According to data, 41% of shoppers utilize their mobile device in the store to look up product information, and 39% use their smartphone to compare prices and availability with the competition.

As consumers rely on mobile devices to research, communicate and purchase in a non-linear shopping journey, retailers are being forced rethink the networks they use to support the evolving store experience. As retailers make a move toward the store of the future, they need to embrace new network imperatives: simple, fast, agile, reliable, and secure.

“We are in the midst of a retail renaissance, as the way customers shop has transformed the traditional store model,” said Ken Morris, principal, Boston Retail Partners (BRP). “To meet consumers’ demand for the future store requires the adoption of real-time, cloud-based technologies enabled by a powerful network,” he said. “Now is the time to transform the network to support the store of the future.”

Read Full Article: Study: The store of the future is digitized, and now it needs a network

The Future Retail Network Manifesto: Retailers Must Simplify and Optimize their Network to Increase Bandwidth, Improve Reliability and Reduce Costs

The future store requires a simple, fast, agile, reliable and secure network, according to a new report from BRP

Boston, MA – June 21, 2018– According to a new report from BRP, network bandwidth is becoming a bottleneck and applications are not performing efficiently. It has become so bad at some organizations, that retail store operations personnel refer to the network as the “not-work.” BRP published “The Future Retail Network Manifesto” to articulate its vision of the future store and identify the challenges and imperatives retailers face in delivering the expected customer experience. The network is a key enabler of the future store and most retail networks require a transformation to support the plethora of new applications that are putting a strain on bandwidth.

“We are in the midst of a retail renaissance, as the way customers shop has transformed the traditional store model. To meet consumers’ demand for the future store requires the adoption of real-time, cloud-based technologies enabled by a powerful network,” said Ken Morris, principal, BRP. “Retailers can no longer afford to operate with outdated networks. Now is the time to transform the network to support the store of the future.”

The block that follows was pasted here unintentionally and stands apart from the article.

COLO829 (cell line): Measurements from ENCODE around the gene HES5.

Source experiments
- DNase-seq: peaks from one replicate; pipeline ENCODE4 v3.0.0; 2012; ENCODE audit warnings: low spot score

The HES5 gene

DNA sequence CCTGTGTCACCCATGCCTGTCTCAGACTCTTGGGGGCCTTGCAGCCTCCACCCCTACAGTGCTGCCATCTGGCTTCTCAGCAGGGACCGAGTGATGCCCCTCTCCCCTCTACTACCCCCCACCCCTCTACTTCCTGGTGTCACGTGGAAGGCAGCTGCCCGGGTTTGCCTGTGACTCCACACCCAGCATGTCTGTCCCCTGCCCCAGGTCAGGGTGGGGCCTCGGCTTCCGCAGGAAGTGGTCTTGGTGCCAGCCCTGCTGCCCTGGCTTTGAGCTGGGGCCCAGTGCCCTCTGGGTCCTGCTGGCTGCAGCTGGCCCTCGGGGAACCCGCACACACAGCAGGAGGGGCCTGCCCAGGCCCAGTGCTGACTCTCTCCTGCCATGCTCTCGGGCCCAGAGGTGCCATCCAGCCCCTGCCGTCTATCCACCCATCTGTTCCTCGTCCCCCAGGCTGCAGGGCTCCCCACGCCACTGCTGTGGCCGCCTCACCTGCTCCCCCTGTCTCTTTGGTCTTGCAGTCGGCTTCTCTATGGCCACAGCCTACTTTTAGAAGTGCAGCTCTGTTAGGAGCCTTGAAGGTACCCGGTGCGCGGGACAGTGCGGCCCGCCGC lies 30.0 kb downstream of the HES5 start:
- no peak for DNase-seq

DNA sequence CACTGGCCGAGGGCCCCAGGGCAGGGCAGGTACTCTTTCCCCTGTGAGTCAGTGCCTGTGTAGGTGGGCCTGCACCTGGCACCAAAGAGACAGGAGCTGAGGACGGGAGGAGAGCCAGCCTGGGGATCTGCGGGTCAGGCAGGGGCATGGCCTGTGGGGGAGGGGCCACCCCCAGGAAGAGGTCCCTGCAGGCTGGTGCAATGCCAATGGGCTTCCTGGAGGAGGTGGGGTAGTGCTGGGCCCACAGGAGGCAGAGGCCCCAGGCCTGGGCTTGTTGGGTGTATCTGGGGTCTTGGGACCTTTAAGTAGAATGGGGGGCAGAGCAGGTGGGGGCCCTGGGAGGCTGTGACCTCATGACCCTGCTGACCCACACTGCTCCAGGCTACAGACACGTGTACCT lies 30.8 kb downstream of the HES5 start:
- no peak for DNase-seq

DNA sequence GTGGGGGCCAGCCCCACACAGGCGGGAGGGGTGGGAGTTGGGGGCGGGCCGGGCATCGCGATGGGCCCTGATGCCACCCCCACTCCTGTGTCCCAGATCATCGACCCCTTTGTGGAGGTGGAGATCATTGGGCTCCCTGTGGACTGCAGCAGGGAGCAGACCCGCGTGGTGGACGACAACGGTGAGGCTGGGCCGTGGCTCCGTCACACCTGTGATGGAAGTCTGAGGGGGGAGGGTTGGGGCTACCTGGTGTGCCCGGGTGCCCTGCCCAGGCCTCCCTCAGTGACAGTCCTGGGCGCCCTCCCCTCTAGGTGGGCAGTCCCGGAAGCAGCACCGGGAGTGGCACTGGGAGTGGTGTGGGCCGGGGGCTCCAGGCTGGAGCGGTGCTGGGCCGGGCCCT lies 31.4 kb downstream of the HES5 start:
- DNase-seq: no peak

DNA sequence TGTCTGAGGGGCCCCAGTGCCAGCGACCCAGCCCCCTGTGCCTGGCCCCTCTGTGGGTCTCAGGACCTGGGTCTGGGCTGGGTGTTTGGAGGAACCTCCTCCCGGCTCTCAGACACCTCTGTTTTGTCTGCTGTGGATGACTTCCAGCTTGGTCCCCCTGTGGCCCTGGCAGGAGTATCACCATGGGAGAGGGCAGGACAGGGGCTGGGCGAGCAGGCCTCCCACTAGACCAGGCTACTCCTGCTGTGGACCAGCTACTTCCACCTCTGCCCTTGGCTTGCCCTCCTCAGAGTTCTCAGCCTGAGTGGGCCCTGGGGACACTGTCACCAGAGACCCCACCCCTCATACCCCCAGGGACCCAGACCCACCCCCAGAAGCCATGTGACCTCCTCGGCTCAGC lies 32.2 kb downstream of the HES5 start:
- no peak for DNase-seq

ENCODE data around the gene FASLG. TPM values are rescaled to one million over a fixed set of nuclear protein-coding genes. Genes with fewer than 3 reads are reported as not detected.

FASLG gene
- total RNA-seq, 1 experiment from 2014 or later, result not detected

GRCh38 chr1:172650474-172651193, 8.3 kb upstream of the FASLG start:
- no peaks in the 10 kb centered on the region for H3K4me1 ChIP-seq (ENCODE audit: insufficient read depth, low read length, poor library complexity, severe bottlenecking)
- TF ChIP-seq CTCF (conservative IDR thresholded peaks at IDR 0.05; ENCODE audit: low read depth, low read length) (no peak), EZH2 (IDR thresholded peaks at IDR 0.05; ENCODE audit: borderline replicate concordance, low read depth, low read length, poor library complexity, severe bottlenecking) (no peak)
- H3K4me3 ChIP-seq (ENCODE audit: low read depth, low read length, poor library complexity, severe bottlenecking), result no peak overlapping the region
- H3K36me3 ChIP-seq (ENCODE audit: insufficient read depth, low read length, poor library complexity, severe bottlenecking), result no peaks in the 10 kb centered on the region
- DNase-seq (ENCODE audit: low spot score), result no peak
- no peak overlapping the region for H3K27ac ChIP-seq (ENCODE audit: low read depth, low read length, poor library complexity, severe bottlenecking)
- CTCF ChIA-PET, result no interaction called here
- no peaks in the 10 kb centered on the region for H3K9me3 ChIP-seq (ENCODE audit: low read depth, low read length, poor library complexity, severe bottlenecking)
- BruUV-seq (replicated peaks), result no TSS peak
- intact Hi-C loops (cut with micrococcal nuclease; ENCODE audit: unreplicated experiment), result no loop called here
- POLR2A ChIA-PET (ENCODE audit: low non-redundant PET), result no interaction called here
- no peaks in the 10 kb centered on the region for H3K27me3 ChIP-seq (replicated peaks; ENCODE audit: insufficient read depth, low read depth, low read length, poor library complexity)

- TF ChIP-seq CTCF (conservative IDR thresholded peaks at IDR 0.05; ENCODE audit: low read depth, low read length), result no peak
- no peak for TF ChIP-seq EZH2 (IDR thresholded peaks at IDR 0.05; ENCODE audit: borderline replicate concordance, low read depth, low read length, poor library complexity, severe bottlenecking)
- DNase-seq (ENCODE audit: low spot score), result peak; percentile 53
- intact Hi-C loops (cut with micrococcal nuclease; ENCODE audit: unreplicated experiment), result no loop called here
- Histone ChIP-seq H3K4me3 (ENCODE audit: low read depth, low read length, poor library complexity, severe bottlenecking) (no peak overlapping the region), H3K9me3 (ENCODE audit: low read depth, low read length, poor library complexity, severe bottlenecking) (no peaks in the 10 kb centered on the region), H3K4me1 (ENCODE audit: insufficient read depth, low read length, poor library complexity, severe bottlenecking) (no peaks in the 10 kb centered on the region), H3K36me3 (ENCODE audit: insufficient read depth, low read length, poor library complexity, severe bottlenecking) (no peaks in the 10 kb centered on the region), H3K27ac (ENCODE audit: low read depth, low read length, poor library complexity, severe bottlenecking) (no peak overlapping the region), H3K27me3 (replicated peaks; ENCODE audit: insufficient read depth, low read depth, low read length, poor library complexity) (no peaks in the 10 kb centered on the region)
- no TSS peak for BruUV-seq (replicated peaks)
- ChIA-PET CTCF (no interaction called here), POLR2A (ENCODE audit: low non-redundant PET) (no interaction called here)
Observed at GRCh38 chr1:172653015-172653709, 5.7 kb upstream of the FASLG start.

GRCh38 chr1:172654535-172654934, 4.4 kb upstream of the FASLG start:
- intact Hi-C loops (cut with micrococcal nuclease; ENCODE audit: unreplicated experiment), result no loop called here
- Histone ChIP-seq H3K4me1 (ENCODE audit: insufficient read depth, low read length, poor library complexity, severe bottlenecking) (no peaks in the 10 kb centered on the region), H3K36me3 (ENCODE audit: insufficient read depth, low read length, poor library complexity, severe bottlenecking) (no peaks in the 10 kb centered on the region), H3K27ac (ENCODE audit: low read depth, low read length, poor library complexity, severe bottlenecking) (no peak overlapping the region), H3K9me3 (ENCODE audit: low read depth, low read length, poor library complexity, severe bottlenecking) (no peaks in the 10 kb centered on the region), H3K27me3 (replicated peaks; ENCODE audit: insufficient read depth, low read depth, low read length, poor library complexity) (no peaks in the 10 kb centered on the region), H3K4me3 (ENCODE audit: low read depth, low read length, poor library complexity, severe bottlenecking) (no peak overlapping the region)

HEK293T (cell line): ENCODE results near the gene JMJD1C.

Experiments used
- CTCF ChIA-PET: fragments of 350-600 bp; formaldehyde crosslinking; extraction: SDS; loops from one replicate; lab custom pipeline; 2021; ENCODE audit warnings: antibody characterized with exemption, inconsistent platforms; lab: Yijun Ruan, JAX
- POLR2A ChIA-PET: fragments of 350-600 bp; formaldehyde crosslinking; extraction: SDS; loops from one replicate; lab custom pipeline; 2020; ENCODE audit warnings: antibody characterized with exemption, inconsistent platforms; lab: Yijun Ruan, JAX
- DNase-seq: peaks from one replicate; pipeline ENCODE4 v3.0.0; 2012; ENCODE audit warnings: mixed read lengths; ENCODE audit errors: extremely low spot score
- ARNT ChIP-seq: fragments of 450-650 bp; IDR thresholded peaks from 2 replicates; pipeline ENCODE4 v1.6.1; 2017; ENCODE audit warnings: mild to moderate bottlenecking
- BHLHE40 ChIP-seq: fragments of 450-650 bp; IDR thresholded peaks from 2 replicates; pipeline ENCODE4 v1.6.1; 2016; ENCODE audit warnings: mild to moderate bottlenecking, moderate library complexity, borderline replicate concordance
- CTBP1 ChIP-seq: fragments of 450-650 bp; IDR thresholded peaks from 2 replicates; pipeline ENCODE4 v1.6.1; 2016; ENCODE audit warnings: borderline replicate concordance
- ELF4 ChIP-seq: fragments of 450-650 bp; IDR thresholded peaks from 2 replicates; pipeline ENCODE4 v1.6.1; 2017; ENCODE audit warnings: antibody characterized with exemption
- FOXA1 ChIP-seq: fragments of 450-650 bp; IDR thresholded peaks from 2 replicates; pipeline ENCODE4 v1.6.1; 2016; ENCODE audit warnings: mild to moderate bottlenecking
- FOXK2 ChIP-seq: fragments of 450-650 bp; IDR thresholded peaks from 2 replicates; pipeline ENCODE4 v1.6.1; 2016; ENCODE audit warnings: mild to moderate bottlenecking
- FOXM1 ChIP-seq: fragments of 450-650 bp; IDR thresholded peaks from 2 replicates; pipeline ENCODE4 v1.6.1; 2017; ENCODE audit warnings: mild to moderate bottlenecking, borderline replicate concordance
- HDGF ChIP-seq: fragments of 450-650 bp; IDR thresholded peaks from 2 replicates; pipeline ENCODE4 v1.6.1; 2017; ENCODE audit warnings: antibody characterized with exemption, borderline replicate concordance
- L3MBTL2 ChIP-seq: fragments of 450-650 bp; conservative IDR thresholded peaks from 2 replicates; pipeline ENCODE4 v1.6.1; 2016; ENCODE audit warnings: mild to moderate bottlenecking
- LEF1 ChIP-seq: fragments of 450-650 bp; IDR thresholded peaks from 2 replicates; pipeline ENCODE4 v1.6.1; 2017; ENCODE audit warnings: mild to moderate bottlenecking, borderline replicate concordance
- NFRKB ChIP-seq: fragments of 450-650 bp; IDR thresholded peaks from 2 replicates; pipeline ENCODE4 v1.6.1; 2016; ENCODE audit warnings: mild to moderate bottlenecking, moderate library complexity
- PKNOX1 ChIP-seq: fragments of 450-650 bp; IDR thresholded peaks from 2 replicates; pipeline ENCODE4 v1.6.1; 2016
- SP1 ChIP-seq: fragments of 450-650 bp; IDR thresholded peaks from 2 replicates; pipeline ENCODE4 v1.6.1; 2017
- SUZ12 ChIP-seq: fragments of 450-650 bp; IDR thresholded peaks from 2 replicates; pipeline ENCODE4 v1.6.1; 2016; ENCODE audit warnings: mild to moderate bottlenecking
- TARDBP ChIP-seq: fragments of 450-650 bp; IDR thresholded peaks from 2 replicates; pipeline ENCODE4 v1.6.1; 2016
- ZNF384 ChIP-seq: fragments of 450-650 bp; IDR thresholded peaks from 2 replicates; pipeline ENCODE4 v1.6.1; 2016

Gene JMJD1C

Consumer expectations have never been higher and will continue to rise. The digital world offers consumers new ways and “places” to research and shop. These digital possibilities, along with mobility, are raising consumer expectations and forcing retailers to transform and evolve to succeed. The store of the future requires a personal, mobile, relevant, ubiquitous and secure environment to meet these rising expectations.

Success requires retailers to operate in real-time with customer and product information visible and accessible across the enterprise – this necessitates the move to a unified commerce platform supported by a robust, fast, reliable and resilient network.  As retailers move more applications to the cloud, SD-WAN solutions optimize the network performance and ensures 100% uptime.

Retailers that simplify and optimize their network realize many benefits:

  • Elimination of plain old telephone service (POTS) lines
  • Significantly increased bandwidth
  • Improved network reliability, capability and diversity
  • Reduction in total network spend

To download The Future Retail Network Manifesto, visit: https://brpconsulting.com/download/the-future-retail-network-manifesto/

About BRP

BRP is an innovative retail management consulting firm dedicated to providing superior service and enduring value to our clients. BRP combines its consultants’ deep retail business knowledge and cross-functional capabilities to deliver superior design and implementation of strategy, technology, and process solutions. The firm’s unique combination of industry focus, knowledge-based approach, and rapid, end-to-end solution deployment helps clients to achieve their business potential. BRP’s consulting services include:

Strategy | Business Intelligence | Business Process Optimization | Point of Sale (POS)
Mobile POS | Payment Security | E-Commerce | Store Systems and Operations | CRM
Unified Commerce | Customer Experience | Order Management | Networks
Merchandise Management | Supply Chain | Private Equity

For more information on BRP, visit http://www.brpconsulting.com.

 

Amazon’s “style assistant” offers guidance, product suggestions

Luxury Daily – Online retail giant Amazon is looking to become a key source of fashion inspiration and advice through the nationwide roll out of its style-centric Echo Look device.

Originally launched last year on an invite-only basis, the Echo Look uses machine learning and artificial intelligence to help consumers pick between outfits or add to their closets. The Echo Look has the potential to change the way consumers shop for fashion and interact with their wardrobes, opening doors for Amazon and its brand partners.

“Echo Look is a logical extension to integrate with Amazon’s commerce platform,” said Laura Sossong, consulting manager at Boston Retail Partners. “It’s the perfect complementary offering to stimulate incremental sales and create cross-selling opportunities for Amazon’s existing fashion pieces and Alexa technology.”